But never have we been so confused as we have watching the events of this Presidential election unfold. How a dangerous, narcissistic asshat like Donald Trump even became the Republican nominee is incomprehensible to many of us. The epitome of negativity and chaos, Trump’s rhetoric is frighteningly close to that of another historical leader – you know who –  the one who started a World War and tried to exterminate an entire population of people.

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Don’t get us wrong. Canadians have had our share of troubles with elections that turn nasty.  Our last federal election had its share of moments. We had to choose between some very opposing views.  One anti-immigration and borderline racist, the other bright, sunny and all-inclusive.  We had to decide what kind of country we wanted to be: One that reached out its hand to fellow global citizens in need, or pushed them away to protect ourselves from our own irrational fears.

But even Stephen Harper can’t hold a candle to Trump. His racist and sexist statements, his lack of respect for President Obama and the other candidates, and his complete inability to admit when he’s wrong, has been well documented and doesn’t even bear repeating. But perhaps his most frightening strategy of all is his attempt to instill distrust in the electoral system. The system is rigged he says, and he hasn’t decided whether he will indeed concede defeat, if (and hopefully when) that time comes. This is dangerous territory, indeed.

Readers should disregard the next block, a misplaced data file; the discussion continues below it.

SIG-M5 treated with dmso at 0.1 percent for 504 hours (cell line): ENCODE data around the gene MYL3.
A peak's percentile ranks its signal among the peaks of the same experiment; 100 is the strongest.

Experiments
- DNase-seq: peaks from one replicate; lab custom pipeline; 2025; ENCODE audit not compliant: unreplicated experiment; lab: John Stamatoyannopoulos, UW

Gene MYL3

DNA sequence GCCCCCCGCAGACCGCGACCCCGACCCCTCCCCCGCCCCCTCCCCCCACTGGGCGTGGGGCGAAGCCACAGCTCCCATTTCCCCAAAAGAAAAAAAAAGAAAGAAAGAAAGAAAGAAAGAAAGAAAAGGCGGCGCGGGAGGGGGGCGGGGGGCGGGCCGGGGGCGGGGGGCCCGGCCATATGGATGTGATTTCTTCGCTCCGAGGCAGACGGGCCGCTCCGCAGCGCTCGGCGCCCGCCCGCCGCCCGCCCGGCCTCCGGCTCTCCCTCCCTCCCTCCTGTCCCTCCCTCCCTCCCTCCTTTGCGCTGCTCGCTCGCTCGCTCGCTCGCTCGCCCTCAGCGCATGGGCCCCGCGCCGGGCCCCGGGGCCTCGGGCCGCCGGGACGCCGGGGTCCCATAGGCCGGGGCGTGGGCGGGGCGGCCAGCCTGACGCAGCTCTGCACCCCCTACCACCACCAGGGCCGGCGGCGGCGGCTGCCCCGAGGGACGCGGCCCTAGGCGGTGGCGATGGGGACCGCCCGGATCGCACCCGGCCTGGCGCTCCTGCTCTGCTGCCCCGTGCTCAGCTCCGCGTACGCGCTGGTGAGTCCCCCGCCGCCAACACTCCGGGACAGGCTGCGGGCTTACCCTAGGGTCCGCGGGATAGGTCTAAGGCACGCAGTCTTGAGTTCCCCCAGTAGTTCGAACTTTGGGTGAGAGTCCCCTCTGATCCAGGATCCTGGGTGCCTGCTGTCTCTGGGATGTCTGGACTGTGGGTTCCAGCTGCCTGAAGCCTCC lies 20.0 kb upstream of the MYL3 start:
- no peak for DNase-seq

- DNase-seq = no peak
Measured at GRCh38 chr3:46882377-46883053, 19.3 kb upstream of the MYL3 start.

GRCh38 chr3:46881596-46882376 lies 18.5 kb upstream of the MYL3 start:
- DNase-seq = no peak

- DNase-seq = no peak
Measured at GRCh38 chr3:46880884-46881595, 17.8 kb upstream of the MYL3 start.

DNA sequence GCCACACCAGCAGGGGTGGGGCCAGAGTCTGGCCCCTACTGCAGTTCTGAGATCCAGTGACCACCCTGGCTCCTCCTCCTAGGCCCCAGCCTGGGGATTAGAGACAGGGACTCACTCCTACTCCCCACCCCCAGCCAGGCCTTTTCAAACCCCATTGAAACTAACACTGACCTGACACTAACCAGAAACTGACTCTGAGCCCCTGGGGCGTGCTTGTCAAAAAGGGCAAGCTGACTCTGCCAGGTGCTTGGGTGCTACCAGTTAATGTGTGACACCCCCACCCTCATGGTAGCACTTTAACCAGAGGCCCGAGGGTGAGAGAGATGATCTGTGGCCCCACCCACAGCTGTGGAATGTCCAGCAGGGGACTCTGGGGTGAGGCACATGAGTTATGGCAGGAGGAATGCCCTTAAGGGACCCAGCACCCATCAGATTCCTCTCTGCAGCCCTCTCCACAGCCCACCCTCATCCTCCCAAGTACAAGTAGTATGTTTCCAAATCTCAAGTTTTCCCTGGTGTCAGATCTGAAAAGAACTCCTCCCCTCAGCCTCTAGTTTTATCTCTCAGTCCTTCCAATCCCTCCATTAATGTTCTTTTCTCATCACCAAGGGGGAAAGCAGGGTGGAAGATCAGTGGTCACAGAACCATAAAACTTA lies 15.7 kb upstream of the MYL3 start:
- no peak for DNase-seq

The only way to show the world what kind of country you truly want to be is to go to the polls on Tuesday and send a message that Trump’s kind of thinking will not be tolerated, and to do so in such a resounding way that even Trump will be forced to accept the results.

We believe that you will do what needs to be done.

We are your neighbours, friends and family. And if Trump wins, we’ll be here to welcome you, but we hope it doesn’t come to that. Your country is already great, and it could be even greater, but Trump is not the one to take you there.

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We’ll be watching closely on Tuesday, and we’ll be sending all our love and positive vibes from the Great White North. So please, Make America Great Again, and send Trump packing.  For all of our sakes.